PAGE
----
- Nitrogen (N) is the most yield-limiting nutrient for corn production. Nitrogen is required for the production of amino acids, proteins, and chlorophyll. If chlorophyll levels are insufficient, they reduce yield potential.
- A 200-bushel corn crop requires about 200 to 250 lb N per acre (178 to 223 kg per hectare) or about 1 to 1.25 lb (0.45 to 0.57 kg) of N per bushel.
- Generally, a 200-bushel corn produced on a silt loam soil requires about 10% (20 lb, 9 kg) of the total N (200 lb, 90 kg) from planting to V6 growth stage, 55% (110 lb, 49 kg) from V6 to R1 growth stages, and 35% (70 lb, 32 kg) from R1 to R6 growth stages.
- Sidedressing is used to provide corn with N close to when uptake and utilization is at its peak.
Within the plant, N is critical for photosynthesis and the production of amino acids, proteins, and chlorophyll. Without chlorophyll, photosynthetic processes and potential yield are compromised and reduced. Applying all N preplant risks N being lost to the environment through leaching or denitrification. Lost N is not only unavailable for crop growth, but also becomes an environmental concern when it enters waterways and the air. Sidedress and pre-tassel N applications can help reduce environmental concerns associated with N loss, supply N close to maximum crop uptake, and allow for adjusting N rates depending on current growth, plant population, and environmental forecasts.
Sidedress applications provide some advantages over preplant applications. In wet springs, N can be lost when applied early. Sidedressing N allows for better distribution of labor and equipment, especially in wet springs when the planting window is small, leading to less risk of N loss caused by excess precipitation and slow crop uptake. Additionally, a sidedress N application is more closely linked to plant needs.
In a 3-year study with 49 sites across the Midwest, it was observed that split applications at V7 to V9 growth stages produced similar yields to preplant applications 82% of the time. In 14% of the sites, split applications provided a higher yield, while split applications performed worse than preplant applications at only 4% of the sites.1 The few sites where the single-N application was better than the split application were finer-textured soils with high organic matter content.1
Sources of Nitrogen
Urea-Ammonium Nitrate. Early-season sidedressing can be accomplished with an applicator that injects N or can be surfaced applied in the form of urea, or 28% or 32% UAN liquid solutions. Surface-applied N should receive rainfall, irrigation, or tillage soon after application to avoid volatilization, which can be up to 30% within two weeks if temperatures are warm. Urea granules can burn leaves when they fall into plant whorls or when UAN liquids are applied to the leaves (Figure 3).
To help reduce the risk of burning leaves, UAN recommendations include:
- Apply less than 90 lb UAN/acre when corn is at growth stages V3 or V4.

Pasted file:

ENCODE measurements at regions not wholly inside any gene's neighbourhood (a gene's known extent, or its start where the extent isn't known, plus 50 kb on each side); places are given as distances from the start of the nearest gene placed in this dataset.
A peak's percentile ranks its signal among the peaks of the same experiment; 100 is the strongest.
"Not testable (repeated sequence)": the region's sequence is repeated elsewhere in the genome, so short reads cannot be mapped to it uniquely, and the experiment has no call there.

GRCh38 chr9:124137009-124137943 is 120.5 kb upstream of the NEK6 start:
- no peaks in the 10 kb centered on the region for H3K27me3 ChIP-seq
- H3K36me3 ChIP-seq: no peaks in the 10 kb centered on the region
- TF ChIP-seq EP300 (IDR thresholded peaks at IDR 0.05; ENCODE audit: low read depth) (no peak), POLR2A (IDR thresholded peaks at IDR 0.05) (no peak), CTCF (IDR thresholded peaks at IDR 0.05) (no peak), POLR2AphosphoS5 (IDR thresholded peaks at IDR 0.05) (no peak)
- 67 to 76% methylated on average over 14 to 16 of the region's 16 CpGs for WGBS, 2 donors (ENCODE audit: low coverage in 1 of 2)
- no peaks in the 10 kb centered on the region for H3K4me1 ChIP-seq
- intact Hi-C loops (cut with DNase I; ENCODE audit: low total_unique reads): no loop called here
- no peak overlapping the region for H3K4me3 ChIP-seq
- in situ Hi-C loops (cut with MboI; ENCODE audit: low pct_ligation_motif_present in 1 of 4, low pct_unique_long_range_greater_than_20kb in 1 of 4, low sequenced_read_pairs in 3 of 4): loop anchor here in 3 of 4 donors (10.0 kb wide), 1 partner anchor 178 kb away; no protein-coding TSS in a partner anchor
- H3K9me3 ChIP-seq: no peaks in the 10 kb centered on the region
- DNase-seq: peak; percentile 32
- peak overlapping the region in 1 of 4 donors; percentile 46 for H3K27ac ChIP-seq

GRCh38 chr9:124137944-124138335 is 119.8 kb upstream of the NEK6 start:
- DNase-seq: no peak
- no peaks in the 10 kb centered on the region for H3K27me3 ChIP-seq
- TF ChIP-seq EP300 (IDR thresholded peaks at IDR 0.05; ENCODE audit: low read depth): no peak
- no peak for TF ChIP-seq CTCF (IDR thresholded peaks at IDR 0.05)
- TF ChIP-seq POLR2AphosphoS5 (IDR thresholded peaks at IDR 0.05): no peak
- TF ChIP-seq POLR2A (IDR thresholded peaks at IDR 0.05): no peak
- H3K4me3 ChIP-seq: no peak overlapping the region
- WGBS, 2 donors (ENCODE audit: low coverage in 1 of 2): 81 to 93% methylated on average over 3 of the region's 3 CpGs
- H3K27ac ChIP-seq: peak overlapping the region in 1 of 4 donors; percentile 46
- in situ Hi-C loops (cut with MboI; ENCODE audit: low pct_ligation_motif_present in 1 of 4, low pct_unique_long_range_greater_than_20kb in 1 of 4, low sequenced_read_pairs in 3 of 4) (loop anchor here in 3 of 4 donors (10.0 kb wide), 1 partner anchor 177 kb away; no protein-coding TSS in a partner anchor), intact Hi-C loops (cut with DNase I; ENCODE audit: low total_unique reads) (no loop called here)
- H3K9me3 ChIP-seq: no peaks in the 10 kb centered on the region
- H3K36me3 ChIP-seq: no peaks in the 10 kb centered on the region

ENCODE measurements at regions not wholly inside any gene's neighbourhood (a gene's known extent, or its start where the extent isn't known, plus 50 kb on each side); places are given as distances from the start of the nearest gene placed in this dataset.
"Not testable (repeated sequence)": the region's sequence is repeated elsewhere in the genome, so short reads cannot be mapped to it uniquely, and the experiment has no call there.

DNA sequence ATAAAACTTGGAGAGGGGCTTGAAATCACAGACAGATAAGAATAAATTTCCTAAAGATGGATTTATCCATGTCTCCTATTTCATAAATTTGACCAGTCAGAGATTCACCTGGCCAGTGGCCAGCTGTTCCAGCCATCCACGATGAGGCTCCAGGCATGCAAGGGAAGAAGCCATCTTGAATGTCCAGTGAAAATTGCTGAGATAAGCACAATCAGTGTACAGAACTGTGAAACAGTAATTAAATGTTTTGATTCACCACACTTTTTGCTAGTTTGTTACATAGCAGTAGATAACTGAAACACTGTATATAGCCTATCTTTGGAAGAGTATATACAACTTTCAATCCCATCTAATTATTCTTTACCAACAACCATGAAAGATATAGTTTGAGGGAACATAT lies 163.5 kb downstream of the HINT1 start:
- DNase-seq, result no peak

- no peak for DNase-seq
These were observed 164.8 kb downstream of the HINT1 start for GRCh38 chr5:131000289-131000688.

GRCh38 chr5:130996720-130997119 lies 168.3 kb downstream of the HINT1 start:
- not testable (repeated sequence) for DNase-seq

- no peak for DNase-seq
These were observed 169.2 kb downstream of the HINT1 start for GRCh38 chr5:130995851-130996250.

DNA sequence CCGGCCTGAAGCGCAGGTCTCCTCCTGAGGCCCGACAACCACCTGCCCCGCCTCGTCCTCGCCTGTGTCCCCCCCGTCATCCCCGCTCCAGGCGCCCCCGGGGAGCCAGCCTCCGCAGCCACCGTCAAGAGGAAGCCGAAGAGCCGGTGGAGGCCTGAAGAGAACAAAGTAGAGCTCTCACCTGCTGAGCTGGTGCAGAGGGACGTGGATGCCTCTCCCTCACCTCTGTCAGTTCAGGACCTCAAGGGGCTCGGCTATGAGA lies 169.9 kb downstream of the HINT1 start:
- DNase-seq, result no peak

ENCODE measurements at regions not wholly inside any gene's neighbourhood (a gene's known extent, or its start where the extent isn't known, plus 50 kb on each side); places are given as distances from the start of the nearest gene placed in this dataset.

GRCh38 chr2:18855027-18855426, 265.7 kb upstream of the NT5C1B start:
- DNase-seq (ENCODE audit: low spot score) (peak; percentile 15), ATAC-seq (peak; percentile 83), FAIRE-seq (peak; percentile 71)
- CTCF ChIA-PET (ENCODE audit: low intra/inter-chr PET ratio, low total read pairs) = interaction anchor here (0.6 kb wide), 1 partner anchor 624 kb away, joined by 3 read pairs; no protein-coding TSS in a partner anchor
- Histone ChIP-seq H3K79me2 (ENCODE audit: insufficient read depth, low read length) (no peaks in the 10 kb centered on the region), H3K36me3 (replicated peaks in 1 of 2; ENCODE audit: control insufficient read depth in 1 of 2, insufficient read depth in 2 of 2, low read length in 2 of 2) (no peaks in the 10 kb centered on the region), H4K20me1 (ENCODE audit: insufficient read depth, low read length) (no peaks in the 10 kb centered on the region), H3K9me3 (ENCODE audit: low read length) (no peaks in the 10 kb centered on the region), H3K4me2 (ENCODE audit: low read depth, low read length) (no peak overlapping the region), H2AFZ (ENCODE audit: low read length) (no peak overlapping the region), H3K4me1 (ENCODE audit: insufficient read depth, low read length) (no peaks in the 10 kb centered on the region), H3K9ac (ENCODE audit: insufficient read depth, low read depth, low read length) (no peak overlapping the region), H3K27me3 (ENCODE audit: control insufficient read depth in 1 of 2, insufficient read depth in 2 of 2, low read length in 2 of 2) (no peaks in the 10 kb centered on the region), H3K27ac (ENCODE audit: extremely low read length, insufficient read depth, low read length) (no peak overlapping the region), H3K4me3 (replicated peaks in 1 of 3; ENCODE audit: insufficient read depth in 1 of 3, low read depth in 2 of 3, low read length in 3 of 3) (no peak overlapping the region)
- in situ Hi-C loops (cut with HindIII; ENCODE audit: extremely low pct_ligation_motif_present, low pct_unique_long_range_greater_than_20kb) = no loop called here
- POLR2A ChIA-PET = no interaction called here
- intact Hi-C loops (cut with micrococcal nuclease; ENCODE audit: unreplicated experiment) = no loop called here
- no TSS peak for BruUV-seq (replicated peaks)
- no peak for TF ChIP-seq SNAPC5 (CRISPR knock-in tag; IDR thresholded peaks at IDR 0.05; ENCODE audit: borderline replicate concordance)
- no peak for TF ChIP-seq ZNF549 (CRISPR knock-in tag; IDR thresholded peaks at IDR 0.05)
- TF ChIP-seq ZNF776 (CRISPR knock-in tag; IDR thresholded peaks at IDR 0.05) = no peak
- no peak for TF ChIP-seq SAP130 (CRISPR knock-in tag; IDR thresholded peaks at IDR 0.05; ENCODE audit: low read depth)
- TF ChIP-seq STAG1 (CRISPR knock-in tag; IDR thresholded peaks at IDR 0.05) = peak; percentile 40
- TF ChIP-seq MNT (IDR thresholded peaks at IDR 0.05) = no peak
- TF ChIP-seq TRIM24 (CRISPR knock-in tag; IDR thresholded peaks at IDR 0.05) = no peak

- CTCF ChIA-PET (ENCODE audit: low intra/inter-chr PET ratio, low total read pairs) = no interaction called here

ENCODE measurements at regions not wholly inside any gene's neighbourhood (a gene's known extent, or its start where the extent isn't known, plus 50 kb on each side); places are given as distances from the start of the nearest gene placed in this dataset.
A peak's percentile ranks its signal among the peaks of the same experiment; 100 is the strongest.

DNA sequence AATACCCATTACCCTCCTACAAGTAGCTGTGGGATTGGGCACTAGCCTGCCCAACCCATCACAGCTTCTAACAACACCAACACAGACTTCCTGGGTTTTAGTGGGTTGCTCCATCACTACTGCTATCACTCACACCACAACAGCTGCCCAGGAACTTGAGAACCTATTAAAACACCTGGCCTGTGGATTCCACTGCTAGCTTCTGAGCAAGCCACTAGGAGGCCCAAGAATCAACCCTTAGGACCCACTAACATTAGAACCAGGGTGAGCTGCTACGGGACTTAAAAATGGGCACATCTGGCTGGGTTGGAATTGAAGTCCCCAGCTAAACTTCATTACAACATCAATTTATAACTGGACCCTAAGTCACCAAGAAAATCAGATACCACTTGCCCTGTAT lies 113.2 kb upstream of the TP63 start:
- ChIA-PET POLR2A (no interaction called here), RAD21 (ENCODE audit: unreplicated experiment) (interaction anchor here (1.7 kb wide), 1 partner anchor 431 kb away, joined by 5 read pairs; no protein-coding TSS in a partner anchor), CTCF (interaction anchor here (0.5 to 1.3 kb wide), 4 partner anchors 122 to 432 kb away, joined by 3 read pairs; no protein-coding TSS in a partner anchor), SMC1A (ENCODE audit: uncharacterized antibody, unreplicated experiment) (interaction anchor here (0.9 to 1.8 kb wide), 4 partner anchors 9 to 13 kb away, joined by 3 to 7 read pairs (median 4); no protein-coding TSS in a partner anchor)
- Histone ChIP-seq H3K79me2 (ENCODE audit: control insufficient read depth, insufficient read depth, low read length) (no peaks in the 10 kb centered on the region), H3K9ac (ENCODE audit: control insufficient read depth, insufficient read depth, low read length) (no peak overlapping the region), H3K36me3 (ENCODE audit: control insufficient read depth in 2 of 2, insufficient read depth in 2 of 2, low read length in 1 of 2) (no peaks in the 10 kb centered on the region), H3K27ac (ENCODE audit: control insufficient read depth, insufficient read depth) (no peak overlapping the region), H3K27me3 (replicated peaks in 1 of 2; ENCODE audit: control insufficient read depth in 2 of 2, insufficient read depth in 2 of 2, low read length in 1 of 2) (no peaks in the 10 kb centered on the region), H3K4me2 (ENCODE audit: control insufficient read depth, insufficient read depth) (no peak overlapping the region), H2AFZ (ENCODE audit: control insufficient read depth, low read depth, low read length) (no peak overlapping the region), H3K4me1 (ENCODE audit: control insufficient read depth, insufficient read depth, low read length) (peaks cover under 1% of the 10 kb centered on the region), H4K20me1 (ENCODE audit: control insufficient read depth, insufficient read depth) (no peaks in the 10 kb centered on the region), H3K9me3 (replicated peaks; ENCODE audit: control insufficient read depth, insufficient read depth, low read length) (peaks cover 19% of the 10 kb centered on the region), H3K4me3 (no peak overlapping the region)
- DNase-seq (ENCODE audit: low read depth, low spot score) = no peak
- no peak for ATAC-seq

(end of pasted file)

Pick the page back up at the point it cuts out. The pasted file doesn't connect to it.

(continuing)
- Apply less than 60 lb UAN/acre when corn is at V7 growth stage.
- Drops should be used after V7 through pre-tassel nitrogen (PTN) to apply a concentrated UAN band application at an N rate that supports current yield potential.
Anhydrous Ammonia. In general, the injection of anhydrous ammonia is potentially the best sidedressing choice. Best management practices (BMP) for applying anhydrous ammonia as a sidedress include:
- Applications should be to moist, not wet soil.
- Applications should occur prior to root expansion into the row middles to avoid root damage.
- Applications can begin immediately after planting.
- The injection can be between every row or every other row.
- To avoid snapping off plants, applications should occur before plants are too tall for the toolbar.
- Applicator safety precautions should be followed to avoid injury to eyes and limbs.
Pre-tassel N (PTN) application
Nitrogen can also be applied during the growing season when the plants enter the V10 growth stage, just prior to tasseling (VT). An application during this period is referred to as pre-tassel N application. Recommended PTN application rates range from 15 to 25% of the total N to be applied. The remaining 85 to 75% of the total applied N should have already been split between a preplant injection or a sidedress operation. The use of equipment such as a 360 Y-Drop® applicator should be considered for a PTN application, to place N near the plant base and to reduce the potential for plant breakage (Figure 4).
Should weather conditions prevent a sidedress application, a PTN application can help supply the needed N. University trials have demonstrated that a late PTN application can improve yield potential.2
1Fernandez, F. and Carlson, B. 2020. Things to consider when sidedressing nitrogen. University of Minnesota. https://blog-crop-news.extension.umn.edu/2020/06/things-to-consider-when-sidedressing.html
2Brouder, S., Joern, B., Vyn, T., and Nielsen, B. 2003. Nitrogen fertilizer management in good economic times and bad. Publication AGRY-01-01. Purdue University. https://www.agry.purdue.edu/ext/pubs/agry-01-01.pdf